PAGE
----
Jill A. Bakehorn

Jill A. Bakehorn's picture
Continuing Lecturer
Research Interests: 
Gender, Sexuality, Pornography, Food, Culture
Office: 
479 Barrows
Curriculum Vitae: 
Profile: 

 

EDUCATION

 

2010 Ph.D. Sociology, designated emphasis in Feminist Theory and Research

University of California, Davis

 

2003 M.A. Sociology

University of California, Davis

 

1999 B.A. Sociology, minor in Women’s Studies

Indiana University, Indianapolis

 

RESEARCH

 

My dissertation, titled Making Authenticity Explicit: How Women-Made Pornography Constructs “Real Sex,” focuses on women who make “alternative” web and film pornography. I conducted 72 semi-structured, in-depth interviews with women involved in a range of pornographic pursuits and roles in the industry, primarily in the San Francisco Bay area. In addition, I conducted participant-observation at pornographic film production sites and social events surrounding the productions.

 

My research focuses on how women justify and legitimate their participation in a stigmatized profession, how they construct their work and products as distinct from the mainstream pornographic industry, and how they define their labor and products as activism. I analyze how women strategically deploy constructions of authenticity to achieve these goals. Because the women do not see themselves as simply selling sex, I argue that authenticity as a strategic frame becomes, in some ways, not only attractive, but necessary. Authenticity hinges on creating a product that showcases “real sex,” appeals to women, depicts women's genuine pleasure, and features “real orgasms.” Because the visual evidence of pleasure is difficult to portray, other cues to authenticity must be used by focusing on identities, “real people”, and “real bodies”.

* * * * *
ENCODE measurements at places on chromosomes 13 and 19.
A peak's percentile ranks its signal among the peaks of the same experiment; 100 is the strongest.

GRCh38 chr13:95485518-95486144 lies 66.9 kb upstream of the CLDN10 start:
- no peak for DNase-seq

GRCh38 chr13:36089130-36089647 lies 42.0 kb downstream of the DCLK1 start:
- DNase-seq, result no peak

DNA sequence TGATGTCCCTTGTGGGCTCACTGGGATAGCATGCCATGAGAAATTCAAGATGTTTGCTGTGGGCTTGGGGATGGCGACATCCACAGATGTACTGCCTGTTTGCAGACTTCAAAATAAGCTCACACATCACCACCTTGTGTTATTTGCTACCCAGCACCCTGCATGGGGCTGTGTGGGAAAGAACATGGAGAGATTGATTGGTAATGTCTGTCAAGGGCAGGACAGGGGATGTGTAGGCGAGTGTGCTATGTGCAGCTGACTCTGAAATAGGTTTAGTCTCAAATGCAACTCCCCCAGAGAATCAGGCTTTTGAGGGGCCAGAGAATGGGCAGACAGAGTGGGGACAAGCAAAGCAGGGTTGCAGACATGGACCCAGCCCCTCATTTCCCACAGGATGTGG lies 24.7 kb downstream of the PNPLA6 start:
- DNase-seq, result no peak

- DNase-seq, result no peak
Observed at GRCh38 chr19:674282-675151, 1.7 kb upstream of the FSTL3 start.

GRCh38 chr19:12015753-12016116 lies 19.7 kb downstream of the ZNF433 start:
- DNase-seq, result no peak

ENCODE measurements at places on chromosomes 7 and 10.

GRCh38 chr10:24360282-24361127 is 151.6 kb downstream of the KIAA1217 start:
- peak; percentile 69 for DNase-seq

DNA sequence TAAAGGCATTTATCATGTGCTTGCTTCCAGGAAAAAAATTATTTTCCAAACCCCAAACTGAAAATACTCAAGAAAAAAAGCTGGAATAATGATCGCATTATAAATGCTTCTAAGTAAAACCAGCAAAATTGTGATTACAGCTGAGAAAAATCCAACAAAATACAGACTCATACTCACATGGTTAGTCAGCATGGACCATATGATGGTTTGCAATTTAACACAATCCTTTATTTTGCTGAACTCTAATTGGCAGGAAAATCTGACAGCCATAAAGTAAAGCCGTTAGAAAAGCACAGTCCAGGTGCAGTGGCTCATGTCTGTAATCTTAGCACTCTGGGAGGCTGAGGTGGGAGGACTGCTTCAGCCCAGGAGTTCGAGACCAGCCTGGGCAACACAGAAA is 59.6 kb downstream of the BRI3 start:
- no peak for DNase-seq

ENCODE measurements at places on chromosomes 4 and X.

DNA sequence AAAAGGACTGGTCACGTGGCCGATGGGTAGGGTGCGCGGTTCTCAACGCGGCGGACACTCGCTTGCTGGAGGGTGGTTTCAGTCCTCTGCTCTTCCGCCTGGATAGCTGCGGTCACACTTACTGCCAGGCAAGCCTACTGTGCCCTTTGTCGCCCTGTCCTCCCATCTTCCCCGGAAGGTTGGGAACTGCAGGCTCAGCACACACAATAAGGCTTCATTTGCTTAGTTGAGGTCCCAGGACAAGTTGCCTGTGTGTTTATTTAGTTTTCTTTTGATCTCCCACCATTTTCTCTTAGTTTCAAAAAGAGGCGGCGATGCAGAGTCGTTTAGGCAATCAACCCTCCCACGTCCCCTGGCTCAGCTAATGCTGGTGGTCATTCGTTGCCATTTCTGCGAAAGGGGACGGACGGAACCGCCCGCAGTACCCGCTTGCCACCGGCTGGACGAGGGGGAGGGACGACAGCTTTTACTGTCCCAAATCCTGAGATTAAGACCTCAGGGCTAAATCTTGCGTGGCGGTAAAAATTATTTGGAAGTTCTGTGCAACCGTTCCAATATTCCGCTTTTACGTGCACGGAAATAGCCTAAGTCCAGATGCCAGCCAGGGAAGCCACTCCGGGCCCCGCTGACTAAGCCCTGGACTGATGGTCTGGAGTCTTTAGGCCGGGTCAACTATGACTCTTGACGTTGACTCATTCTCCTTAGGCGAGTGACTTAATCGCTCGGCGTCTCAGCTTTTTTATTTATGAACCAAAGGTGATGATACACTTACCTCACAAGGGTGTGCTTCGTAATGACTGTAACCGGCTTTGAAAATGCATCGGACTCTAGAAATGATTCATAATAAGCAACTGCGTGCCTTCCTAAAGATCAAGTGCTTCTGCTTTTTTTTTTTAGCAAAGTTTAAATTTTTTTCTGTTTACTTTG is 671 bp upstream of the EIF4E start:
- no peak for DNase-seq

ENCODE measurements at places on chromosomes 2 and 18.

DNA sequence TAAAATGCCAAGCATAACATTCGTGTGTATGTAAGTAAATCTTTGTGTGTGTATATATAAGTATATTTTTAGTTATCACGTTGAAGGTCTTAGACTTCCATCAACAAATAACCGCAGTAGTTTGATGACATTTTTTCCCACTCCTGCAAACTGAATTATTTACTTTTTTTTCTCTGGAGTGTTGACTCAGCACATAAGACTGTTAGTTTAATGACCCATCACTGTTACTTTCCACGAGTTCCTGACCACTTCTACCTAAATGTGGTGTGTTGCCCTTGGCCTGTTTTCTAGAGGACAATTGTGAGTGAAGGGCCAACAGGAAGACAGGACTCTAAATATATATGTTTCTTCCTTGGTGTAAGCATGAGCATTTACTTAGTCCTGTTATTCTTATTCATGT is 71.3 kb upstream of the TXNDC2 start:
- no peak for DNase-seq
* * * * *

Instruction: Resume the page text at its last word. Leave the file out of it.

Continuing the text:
My current research project focuses on the cognitive dissonance faced by sociologists; the contradictions between the values we derive from sociology and how we operate in our day-to-day lives. My research partner and I are exploring how and why sociologists face this difficulty, their coping mechanisms, and how we can use this dissonance to make us better researchers and teachers.

 

TEACHING

 

Soc 1: Introduction of Sociology

Soc 105: Research Design and Sociological Methods

Soc 133: Sociology of Gender

Soc 135: Sexual Cultures

Soc 139F: Social Problems of the Food Industry

Soc 160: Sociology of Culture

Soc 163: Popular Culture

Soc 167: Virtual Communities/Social Media

Soc 169F: Cultural Perspectives of Food

Soc 185: Global Problems of the Food Industry

 

 

 

Representative Publications: 

2016. “Making Politics Explicit: Depicting Authenticity in Women-Made Pornography.” In New Sexuality Studies edited by Steven Seidman. 

 

2013. “On (Not) Practicing What We Preach.” Contexts, 12:80-83. With Ara Francis. 

 

2010. “Women-Made Pornography” in Sex for Sale: Prostitution, Pornography and the Sex Industry 2nd ed. Edited by Ronald Weitzer. New York: Routledge.